Dell and Juniper Networks this week reached an OEM agreement that will let Dell offer Juniper products to data center customers under its PowerConnect brand.
The companies said they will also collaborate on systems for virtualized data centers, specifically using Ethernet virtual switching chassis and application mobility. Company officials would not comment, though, on whether Dell will become a partner in Juniper's Project Stratus cloud computing initiative.
The union heightens the data center rivalry between both companies and Cisco. Cisco's entry into the data center blade server business earlier this year catalyzed partnerships between server vendors such as Dell, IBM and HP, and Cisco rivals in networking and storage, like Juniper and Brocade.
A few months ago, Dell reached a similar OEM arrangement with Brocade for its SAN and Foundry LAN switches. Dell officials acknowledge some overlap between the Brocade LAN products and Juniper offerings, but said customers will be able to choose which platform best suits their data center needs.
Juniper's products are more complete in Layer 3 routing, WAN connectivity and security, Dell officials said. Brocade's specialize in storage connectivity, they said.
The companies say their combined offerings will let customers deploy a common network management platform and network operating system to help reduce operating expenses. Dell and Juniper say they will also support the IEEE Converged Enhanced Ethernet (CEE)/Data Center Bridging standards and iSCSI for storage connectivity.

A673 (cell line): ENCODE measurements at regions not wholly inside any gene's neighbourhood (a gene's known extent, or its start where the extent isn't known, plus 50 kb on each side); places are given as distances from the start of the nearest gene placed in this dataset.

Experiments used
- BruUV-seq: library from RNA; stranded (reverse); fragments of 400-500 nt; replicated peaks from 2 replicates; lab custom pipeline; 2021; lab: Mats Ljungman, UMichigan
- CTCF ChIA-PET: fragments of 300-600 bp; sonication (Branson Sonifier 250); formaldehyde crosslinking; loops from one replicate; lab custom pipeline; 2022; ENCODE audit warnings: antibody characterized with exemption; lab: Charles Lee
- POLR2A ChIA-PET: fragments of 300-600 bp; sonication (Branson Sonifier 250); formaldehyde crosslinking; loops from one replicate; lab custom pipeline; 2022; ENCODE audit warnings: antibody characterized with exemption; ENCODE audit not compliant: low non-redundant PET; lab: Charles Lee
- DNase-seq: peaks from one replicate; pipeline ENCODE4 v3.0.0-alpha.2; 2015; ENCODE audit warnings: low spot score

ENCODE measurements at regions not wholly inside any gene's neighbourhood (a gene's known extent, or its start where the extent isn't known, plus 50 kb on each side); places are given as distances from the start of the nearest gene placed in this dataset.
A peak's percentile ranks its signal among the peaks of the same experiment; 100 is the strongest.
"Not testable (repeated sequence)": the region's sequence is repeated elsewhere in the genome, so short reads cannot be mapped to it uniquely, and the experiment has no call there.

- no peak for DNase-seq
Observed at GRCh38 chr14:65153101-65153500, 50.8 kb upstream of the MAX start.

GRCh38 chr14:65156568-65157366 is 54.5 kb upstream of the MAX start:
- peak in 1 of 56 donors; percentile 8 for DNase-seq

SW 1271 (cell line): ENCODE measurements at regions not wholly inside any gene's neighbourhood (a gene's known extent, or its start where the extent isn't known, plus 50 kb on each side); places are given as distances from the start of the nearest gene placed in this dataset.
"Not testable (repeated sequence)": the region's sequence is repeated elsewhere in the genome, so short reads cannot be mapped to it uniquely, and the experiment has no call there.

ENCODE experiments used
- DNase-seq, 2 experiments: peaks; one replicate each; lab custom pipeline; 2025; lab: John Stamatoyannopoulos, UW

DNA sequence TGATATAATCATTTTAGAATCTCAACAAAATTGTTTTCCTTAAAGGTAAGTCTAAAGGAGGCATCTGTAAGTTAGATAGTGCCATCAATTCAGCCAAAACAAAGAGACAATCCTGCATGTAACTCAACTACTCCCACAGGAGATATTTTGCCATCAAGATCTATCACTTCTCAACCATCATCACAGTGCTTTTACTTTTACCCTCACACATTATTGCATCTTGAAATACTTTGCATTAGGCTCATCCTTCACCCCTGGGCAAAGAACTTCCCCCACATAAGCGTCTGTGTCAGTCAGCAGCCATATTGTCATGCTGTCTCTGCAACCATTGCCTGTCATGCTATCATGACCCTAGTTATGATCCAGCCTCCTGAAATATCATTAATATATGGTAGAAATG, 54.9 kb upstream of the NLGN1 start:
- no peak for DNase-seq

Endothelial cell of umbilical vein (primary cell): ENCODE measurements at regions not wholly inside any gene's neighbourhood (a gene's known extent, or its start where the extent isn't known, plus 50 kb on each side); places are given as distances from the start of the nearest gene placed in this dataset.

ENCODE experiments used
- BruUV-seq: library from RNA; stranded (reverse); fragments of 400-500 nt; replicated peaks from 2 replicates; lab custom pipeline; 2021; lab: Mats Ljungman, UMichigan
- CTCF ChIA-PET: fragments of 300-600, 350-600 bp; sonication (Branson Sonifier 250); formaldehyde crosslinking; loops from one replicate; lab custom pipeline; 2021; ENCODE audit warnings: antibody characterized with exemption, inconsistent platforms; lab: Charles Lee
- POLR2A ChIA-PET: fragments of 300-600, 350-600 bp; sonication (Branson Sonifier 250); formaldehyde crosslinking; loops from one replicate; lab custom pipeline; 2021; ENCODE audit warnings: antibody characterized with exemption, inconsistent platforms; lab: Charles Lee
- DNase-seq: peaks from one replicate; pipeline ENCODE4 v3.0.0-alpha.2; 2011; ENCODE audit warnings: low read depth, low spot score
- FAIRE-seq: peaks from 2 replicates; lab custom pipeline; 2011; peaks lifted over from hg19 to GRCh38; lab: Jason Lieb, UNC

Cisco has its own version of CEE called Data Center Ethernet. Cisco is also aggressively driving Fibre Channel over Ethernet as its converged data center fabric and server/storage connectivity strategy.
Dell resells Brocade's FCoE switches.
The products Dell will deliver under its PowerConnect brand include Juniper's MX Series Ethernet services routers, EX Series Ethernet switches and SRX Series services gateways, which all run Juniper's JUNOS operating system software.
For Juniper, the deal gives it a formidable channel into enterprises and data centers.
“Juniper had no sales force or channel to reach that customer base, until now,” says Zeus Kerravala of the Yankee Group. Kerravala noted that just 10% of Dell's business — around $5 billion — is bigger than the combined revenues of Juniper and Brocade.
Kerravala also noted that Cisco's traditional networking competitors — Extreme, Enterasys, Nortel, 3Com and the like — have been left further behind.
“The Seven Dwarfs are dead,” Kerravala said, referring to the Cisco's seven “closest” competitors in Ethernet switching all vying for the 25% revenue share in the market that Cisco does not own. “This is a whole different landscape. It's not just networking; it's networking and computing combined.”
With the recent flurry of OEM activity, Cisco's fiercest networking competitors are now IBM, HP, Dell, Juniper and Brocade, Kerravala says.